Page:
Sometimes the line before violence and brutality disappears. This can happen within the individual, within families, within social groups or gangs, and, during wartime. Poetry may unveil this.
   

by Wilfred Owen
   

Dulce Et Decorum Est
   

Bent double, like old beggars under sacks,
Knock-kneed, coughing like hags, we cursed through sludge,
Till on the haunting flares we turned our backs
And towards our distant rest began to trudge.
Men marched asleep. Many had lost their boots
But limped on, blood-shod. All went lame; all blind;
Drunk with fatigue; deaf even to the hoots
Of tired, outstripped Five-Nines that dropped behind.

Gas! Gas! Quick, boys!–An ecstasy of fumbling,
Fitting the clumsy helmets just in time;
But someone still was yelling out and stumbling,
And flound’ring like a man in fire or lime . . .
Dim, through the misty panes and thick green light,
As under a green sea, I saw him drowning.
In all my dreams, before my helpless sight,
He plunges at me, guttering, choking, drowning.

If in some smothering dreams you too could pace
Behind the wagon that we flung him in,
And watch the white eyes writhing in his face,
His hanging face, like a devil’s sick of sin;
If you could hear, at every jolt, the blood
Come gargling from the froth-corrupted lungs,
Obscene as cancer, bitter as the cud
Of vile, incurable sores on innocent tongues,
My friend, you would not tell with such high zest
To children ardent for some desperate glory,
The old Lie; Dulce et Decorum est
Pro patria mori.

   

Wilfred Owen gives us brutal word poetry here, the violence everpresent in being human is heavy, the darkness brought to light. From where he stood, the darkness is out in the open. The events in this poem, however, were neither staged nor so scripted by the people doing the violence. The main character, the hero, is dying, then dead. It is gruesome. The poem existed where muses exist, and was written into words by one who would otherwise be a background player, one of the other soldiers.

But where is the poetry? Is it in his words? Not essentially. Essentially, it is in the unfolding story. It is pre-verbal: Chopin, Marceau, and Hagler. In this sense what we usually think of as poetry, is a sub genre. It is word poetry.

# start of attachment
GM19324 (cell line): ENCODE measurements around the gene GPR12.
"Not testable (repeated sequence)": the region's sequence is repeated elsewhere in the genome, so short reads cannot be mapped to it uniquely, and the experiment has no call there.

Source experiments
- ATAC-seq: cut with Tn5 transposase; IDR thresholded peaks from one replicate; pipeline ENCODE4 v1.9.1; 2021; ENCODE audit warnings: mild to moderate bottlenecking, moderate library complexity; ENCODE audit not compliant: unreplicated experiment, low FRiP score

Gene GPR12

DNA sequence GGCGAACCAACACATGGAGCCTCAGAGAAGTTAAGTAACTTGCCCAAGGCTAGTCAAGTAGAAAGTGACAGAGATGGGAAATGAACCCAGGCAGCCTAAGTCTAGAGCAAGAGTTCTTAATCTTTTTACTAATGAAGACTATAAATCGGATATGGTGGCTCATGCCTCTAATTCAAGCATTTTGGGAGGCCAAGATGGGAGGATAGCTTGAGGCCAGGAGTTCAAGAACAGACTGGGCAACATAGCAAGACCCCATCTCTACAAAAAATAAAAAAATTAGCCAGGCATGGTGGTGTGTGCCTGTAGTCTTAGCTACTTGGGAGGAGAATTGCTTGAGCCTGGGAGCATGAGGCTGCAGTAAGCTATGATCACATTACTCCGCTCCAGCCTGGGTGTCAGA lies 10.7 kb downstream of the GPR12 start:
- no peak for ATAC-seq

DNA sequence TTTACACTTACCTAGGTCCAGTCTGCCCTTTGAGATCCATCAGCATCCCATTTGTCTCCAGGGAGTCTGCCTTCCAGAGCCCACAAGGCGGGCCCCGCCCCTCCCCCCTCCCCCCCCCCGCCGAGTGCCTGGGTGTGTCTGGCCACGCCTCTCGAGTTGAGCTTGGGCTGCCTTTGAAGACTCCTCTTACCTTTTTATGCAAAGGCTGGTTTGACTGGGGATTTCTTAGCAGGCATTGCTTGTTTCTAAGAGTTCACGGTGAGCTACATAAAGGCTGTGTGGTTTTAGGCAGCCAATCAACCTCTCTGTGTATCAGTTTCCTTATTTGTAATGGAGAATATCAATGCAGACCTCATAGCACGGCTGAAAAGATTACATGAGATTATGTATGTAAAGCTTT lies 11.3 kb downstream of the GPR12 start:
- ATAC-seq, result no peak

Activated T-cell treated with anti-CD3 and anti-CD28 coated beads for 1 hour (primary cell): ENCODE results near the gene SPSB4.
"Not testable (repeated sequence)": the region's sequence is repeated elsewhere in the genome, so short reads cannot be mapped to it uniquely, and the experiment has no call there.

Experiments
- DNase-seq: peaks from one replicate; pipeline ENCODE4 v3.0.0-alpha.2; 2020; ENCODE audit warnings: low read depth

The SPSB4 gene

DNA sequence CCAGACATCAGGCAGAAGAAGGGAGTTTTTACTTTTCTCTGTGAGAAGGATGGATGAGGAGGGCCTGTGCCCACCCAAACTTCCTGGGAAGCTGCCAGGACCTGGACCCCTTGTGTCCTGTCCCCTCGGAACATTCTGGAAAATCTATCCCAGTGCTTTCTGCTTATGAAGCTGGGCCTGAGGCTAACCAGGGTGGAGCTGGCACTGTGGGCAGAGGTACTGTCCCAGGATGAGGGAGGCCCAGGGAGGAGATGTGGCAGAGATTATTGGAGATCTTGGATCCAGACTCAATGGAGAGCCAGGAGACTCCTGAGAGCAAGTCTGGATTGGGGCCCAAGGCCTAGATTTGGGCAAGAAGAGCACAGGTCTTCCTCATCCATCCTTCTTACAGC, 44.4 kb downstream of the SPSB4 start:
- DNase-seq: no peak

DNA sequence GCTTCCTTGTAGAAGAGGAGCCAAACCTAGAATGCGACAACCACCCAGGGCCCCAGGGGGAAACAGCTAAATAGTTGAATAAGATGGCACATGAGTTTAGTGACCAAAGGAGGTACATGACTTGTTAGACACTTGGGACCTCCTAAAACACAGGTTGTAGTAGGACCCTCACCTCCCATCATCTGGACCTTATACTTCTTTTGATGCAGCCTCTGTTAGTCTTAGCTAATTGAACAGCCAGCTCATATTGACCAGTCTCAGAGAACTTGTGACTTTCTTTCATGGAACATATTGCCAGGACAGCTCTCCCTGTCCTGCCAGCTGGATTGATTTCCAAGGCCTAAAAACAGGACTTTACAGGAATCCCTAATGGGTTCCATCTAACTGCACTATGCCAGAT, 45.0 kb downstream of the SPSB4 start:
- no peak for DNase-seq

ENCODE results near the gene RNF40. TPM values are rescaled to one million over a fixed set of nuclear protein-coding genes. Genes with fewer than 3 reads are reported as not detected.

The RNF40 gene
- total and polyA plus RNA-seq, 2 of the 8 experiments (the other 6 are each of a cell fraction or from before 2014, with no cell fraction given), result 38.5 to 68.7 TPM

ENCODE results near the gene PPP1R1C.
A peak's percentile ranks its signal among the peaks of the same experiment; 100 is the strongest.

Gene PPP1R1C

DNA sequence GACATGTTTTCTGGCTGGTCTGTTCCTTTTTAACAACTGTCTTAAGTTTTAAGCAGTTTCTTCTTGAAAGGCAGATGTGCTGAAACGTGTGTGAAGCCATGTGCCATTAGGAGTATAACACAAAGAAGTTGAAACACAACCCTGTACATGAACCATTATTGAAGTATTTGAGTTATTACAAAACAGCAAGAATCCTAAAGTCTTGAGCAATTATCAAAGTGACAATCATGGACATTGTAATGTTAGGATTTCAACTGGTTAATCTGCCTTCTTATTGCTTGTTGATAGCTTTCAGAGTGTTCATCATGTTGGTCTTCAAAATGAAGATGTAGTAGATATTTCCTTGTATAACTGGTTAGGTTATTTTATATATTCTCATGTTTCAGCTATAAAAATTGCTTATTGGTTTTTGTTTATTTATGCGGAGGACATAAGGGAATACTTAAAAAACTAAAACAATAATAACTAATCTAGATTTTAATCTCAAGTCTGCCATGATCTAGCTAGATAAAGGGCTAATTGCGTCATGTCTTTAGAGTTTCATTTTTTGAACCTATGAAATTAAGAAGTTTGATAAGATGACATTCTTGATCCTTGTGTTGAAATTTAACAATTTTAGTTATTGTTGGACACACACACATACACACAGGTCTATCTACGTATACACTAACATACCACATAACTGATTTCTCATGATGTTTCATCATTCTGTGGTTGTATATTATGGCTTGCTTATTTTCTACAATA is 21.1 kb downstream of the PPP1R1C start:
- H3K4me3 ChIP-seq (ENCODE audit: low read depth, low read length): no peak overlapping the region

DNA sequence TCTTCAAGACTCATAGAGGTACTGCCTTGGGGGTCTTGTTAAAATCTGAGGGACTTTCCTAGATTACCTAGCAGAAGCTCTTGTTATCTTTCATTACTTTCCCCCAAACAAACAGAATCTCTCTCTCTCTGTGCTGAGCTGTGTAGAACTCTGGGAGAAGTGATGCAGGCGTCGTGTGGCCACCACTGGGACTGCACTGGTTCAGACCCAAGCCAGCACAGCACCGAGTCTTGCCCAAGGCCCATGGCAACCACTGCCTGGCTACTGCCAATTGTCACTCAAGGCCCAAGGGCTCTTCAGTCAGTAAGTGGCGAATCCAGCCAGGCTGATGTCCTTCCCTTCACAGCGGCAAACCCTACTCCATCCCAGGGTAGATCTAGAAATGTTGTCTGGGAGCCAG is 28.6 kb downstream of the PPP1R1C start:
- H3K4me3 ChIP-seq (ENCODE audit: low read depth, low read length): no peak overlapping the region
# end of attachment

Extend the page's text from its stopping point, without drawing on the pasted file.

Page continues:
Let’s attempt to shift the metaphor of the poet from the pugilists to the announcers, Bernstein and Michaels. This makes Hagler and Hearns the main characters in an unfolding drama. The announcers are witnessing an event. Before their eyes, two warriors with great heart, hope and humanity are duking it out. A golden story seems to be unfolding, inspiring them. Bernstein and Michaels are streaming their words, as they relate this to us, their imagined audience, spontaneously, with repetition, simile, metaphor, alliteration, and meter that together borders on the music of song. Sometimes they really are singing.

This, then, could be thought of as a (p)entacostal event. The shaman (here, the pugilist) takes the journey into the breadths and depths of human nature, and comes back with something that the village priest is capable of interpreting into the lives of us lay people. Nowadays, the poet is expected to do both, take the inspirational journey of the hero, and then write it down for the rest of us to read and re-center from, or at least keep in our pockets for later reference. But there is a catch.

When Owen wrote Dulce Et Decorum Est, it was reflective. His journey was internal and after-the-fact. A poet may tell us fiction, but Owen relates something that had happened, something he witnessed in real life. Both the essential poetry and the verbal poetry came from him–what we have come to expect from our poets. Note too that, although it is often recited, the poem’s birth event is in written, not spoken, form–not to say he was not whispering or even singing the lines as he composed, maybe he was. Nor was he dancing or beating a drum. Both Hagler and Hearns, however, were in their ways dancing. Our shamans speak to us in many ways.